The community was previously engaged to participate in three public meetings that led to the development of the Beare Road (now Hill) Park Master Plan in 2013.  This detailed design project involves the preparation of detailed studies and designs that will be used to tender the construction of the park.  The park design reflects the Master Plan, however, there have been some minor changes that the City is looking for input on.

For more information about Beare Hill Park please visit:

Karen Sun
Natural Environment Specialist (Acting)

Parks, Forestry & Recreation
Natural Environment & Community Programs
City of Toronto
550 Bayview Ave. Bldg 12, Suite 406, Toronto, ON M4W3X8
416.392.1033 | F 416.338.1069 |

Ontario Trails All Year Long! 

Add an Ontario Trail Logo to your website!

Ontario Trails WeekOntario Trail DayOntario Trail Count
Watch for it on our social media, our facebook page and in our twitter feed.

Tell us all about your trail event and join us as we celebrate Ontario’s Trails!

1. Log in Your Event  – Event spreadsheet.

2. Add your event to our event calendar –  add it here.

3. Post your personalized decal on your Trail – we have one for every group on our list. (see #5 below)

elliot lake trails survey

4. Add your trail user survey to any of your trail pages – we’ve made one for our members and regions. Get your decal here –

We’ve checked the links, if something isn’t working simply give us a call – 613-484-1140. We’ll be adding these links to the various relevant trail pages in your regions and RTO’s/DMO’s over the upcoming year!

5. Send us your Trails video – we’ll be posting content on-line at and we’d be happy to add to our trails tube – You may want to talk to us about OTC Membership. 613-484-1140 We’d be happy to connect with you.

News And Events 
Trailhead North 2018 – Sault Ste. Marie


In Spring of 2018 trail enthusiasts and supporters are headed to Sault Ste Marie for two days of meetings and lively discussion about all types of trails.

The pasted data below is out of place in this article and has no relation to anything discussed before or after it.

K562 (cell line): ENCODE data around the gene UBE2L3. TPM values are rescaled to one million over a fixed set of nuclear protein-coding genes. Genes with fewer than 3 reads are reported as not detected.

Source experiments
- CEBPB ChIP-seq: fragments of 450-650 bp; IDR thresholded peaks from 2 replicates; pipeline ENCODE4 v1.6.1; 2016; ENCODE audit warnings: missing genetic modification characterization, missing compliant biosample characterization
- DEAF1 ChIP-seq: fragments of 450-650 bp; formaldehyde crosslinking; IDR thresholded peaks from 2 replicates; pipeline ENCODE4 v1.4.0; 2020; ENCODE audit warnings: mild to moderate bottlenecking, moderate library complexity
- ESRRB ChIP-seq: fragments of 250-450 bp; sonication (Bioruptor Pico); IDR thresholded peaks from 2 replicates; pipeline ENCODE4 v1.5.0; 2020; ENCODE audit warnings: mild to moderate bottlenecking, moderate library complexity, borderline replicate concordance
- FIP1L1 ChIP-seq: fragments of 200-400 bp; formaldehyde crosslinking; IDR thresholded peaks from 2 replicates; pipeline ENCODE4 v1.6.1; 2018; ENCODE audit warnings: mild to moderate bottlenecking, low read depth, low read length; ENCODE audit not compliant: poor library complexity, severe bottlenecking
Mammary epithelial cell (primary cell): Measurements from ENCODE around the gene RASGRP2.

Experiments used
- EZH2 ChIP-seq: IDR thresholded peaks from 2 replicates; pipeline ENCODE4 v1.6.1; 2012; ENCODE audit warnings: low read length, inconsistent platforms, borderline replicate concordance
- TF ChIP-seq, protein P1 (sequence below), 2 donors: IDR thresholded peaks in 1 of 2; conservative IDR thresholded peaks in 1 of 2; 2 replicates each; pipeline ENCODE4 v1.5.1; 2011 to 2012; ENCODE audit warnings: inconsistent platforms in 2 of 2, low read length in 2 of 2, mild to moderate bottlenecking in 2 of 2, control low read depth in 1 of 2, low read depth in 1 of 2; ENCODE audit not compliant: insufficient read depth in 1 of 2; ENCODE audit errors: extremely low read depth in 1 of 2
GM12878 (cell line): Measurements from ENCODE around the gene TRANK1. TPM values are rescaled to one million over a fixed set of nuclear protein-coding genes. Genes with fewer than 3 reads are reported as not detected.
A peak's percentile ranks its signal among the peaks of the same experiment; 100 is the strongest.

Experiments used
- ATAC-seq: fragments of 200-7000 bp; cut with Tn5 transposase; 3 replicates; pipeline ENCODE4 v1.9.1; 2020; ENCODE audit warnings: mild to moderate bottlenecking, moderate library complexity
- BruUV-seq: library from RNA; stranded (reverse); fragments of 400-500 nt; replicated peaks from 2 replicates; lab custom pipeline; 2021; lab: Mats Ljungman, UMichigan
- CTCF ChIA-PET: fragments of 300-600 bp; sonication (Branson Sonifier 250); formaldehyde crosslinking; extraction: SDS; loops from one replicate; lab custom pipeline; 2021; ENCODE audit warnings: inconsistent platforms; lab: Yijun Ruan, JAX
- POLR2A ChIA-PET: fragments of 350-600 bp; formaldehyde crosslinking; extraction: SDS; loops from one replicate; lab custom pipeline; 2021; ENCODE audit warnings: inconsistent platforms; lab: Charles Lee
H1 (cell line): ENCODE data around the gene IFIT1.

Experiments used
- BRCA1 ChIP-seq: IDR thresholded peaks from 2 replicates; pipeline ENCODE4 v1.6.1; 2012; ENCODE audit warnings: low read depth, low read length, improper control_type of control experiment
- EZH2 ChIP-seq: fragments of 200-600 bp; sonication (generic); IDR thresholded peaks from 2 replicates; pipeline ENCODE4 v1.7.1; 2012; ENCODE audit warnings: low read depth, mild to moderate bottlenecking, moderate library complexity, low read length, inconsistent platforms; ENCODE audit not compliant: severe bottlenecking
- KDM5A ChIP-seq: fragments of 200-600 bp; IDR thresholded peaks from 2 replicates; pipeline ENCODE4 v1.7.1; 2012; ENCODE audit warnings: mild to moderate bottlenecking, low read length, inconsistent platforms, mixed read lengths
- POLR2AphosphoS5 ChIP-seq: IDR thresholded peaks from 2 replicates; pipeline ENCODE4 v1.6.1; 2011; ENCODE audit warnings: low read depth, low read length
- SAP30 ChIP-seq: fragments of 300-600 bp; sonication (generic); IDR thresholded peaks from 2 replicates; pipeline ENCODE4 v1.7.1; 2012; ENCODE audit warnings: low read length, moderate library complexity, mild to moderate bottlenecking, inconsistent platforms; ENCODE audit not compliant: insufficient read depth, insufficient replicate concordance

Our hosts invite you to join us to hear stories from wood and river, hill and valley. We will be talking about the great adventures we share and how to get more folks to love the outdoors the way we do.

April 26, 27th (at least) 2018


Protect the Grand Trunk Trail – please sign the petitionprotect the st mary's trail

We need your input!In 2015 we secured 101 respondents to our “The Value of Trails – Measuring the Economic Impact of Trails Survey.”  We’ve added 18 more to the 2017 updates. We have a ways to go. Click through the screen capture below to access the survey.

value of trail survey 2017

There are many metrics to measure in determining the economic impact of trails, and tourism in just one factor. In order to accurately represent a closer economic impact of trails we are requesting your speedy response to our Call to Action for Your Input to our Value of Trails 2017 survey.

With your help we will make an even stronger case for trails and the supports you require to provide a top notch experience at each of your trail destinations. We are also accepting new responses! Many Thanks!

Trailhead Canada – Date Change and Program Outlinetrailhead canada program outline

Membership Renewals – Thank-you for your Support!We wish to thank the organizations that have already renewed for 2017. We couldn’t do our work without your support. Many thanks!



Guelph discusses trails

Ward 2 Coun. Andy Van Hellemond’s motion reopens the possibility of having a trail underpass installed under the new Speedvale Avenue bridge and to add sections of trail around Hanlon Creek to align with trails being developed by the Grand River Conservation Authority. Yvette Tendick, president of the Guelph Coalition for Active Transportation, said a trail underpass would connect Riverside Park to the north with an existing trail south of Speedvale and would allow cyclists and walkers a safe route along the river all way to downtown.

“We appreciate Coun. Van Hellemond bringing this forward,” she said.

Wettstein said there was an active group in south Guelph who opposed the trail in that area because widening Niska Road and the Niska bridge are still controversial issues that haven’t been resolved.